Can words (re)make worlds?

Atreyee Gupta

Dr. Atreyee Gupta is Assistant Professor of Global Modern Art and South and Southeast Asian Art in the History of Art Department at the University of California, Berkeley. She was trained at the University of Minnesota and the Faculty of Fine Arts, Maharaja Sayajirao University of Baroda, India. Her area of expertise is Global Modernism, with a special emphasis on the global aesthetic and intellectual flows that have cut across Asia, Africa, the Middle East, and Latin America from the twentieth century onwards.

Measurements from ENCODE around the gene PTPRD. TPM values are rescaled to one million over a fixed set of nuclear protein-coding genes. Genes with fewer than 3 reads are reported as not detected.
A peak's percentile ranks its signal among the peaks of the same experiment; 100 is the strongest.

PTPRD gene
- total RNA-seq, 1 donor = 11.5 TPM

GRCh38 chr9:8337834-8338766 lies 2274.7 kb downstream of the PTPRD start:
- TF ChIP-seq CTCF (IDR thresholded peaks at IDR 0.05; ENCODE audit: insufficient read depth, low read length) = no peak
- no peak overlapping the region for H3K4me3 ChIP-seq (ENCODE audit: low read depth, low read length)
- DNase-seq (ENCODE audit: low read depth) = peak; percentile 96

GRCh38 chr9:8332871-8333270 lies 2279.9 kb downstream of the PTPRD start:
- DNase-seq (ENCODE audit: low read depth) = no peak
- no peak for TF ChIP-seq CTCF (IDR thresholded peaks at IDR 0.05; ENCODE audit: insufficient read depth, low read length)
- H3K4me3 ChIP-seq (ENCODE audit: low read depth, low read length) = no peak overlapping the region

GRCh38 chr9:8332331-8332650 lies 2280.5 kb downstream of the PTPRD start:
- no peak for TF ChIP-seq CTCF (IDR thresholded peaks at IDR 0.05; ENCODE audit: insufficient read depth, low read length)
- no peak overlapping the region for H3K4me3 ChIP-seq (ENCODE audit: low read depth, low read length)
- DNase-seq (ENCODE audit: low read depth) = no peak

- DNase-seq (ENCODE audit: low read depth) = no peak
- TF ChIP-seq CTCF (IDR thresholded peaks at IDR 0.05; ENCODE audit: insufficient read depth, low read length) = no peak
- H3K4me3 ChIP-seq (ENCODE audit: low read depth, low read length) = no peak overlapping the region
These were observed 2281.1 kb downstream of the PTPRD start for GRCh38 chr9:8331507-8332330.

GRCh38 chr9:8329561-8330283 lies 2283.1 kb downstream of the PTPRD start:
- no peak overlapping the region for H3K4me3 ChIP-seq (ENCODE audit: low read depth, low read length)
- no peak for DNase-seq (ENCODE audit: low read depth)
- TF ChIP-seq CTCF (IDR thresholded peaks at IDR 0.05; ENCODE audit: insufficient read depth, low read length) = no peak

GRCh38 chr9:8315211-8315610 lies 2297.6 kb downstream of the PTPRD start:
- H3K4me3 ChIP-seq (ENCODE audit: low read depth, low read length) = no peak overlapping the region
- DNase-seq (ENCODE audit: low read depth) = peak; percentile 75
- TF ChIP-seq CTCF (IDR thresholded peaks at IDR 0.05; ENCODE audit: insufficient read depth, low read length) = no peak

In “If words (re)make worlds” Atreyee Gupta asks fundamental questions about language and the power of words in shaping one’s understandings and worldviews. The article was published in 28 Magazine the twelfth edition titled “Knitting”, funded by the A.M. Qattan Foundation, conceptualized and curated by writer and cultural researcher Adania Shibli. Knitting was the first edition of Creative Net, which is a project of the Public Program at A. M. Qattan Foundation. Creative Net is a biennial programme that facilitates a visit for a group of thinkers and creators from all over the world to gather in Palestine and engage with their Palestinian peers.